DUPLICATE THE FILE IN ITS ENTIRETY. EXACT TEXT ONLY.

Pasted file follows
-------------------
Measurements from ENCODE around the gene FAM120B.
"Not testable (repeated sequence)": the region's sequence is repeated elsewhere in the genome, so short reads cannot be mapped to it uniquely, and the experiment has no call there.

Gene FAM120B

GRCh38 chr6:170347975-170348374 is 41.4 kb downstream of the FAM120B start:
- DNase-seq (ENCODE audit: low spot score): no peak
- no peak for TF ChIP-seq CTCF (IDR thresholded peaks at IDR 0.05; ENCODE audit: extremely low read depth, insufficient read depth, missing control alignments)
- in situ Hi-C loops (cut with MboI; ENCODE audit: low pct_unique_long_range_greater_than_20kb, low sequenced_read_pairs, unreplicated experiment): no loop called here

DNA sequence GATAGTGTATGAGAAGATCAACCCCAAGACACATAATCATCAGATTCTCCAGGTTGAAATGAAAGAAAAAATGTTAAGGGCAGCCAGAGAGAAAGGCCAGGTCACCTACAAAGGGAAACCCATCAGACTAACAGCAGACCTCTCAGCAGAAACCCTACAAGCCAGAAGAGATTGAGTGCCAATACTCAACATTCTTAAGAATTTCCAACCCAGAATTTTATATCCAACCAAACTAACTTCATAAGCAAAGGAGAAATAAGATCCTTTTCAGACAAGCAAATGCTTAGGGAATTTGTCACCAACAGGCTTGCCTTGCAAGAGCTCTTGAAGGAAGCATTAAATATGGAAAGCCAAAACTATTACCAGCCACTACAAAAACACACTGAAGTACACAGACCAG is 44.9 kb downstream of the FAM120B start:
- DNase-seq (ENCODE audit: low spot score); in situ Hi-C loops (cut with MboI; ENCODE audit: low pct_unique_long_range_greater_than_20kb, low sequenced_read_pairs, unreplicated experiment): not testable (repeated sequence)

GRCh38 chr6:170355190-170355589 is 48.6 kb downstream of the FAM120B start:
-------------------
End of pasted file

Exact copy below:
Measurements from ENCODE around the gene FAM120B.
"Not testable (repeated sequence)": the region's sequence is repeated elsewhere in the genome, so short reads cannot be mapped to it uniquely, and the experiment has no call there.

Gene FAM120B

GRCh38 chr6:170347975-170348374 is 41.4 kb downstream of the FAM120B start:
- DNase-seq (ENCODE audit: low spot score): no peak
- no peak for TF ChIP-seq CTCF (IDR thresholded peaks at IDR 0.05; ENCODE audit: extremely low read depth, insufficient read depth, missing control alignments)
- in situ Hi-C loops (cut with MboI; ENCODE audit: low pct_unique_long_range_greater_than_20kb, low sequenced_read_pairs, unreplicated experiment): no loop called here

DNA sequence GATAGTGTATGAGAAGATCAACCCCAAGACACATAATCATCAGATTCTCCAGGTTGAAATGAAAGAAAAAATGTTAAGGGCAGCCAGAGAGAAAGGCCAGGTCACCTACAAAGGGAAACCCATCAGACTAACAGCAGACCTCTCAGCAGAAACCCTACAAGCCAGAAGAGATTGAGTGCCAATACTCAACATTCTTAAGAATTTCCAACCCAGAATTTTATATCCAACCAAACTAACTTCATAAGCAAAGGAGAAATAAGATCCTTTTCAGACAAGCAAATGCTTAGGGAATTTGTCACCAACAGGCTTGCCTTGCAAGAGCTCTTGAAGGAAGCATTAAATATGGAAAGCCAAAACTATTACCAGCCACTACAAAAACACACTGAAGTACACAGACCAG is 44.9 kb downstream of the FAM120B start:
- DNase-seq (ENCODE audit: low spot score); in situ Hi-C loops (cut with MboI; ENCODE audit: low pct_unique_long_range_greater_than_20kb, low sequenced_read_pairs, unreplicated experiment): not testable (repeated sequence)

GRCh38 chr6:170355190-170355589 is 48.6 kb downstream of the FAM120B start: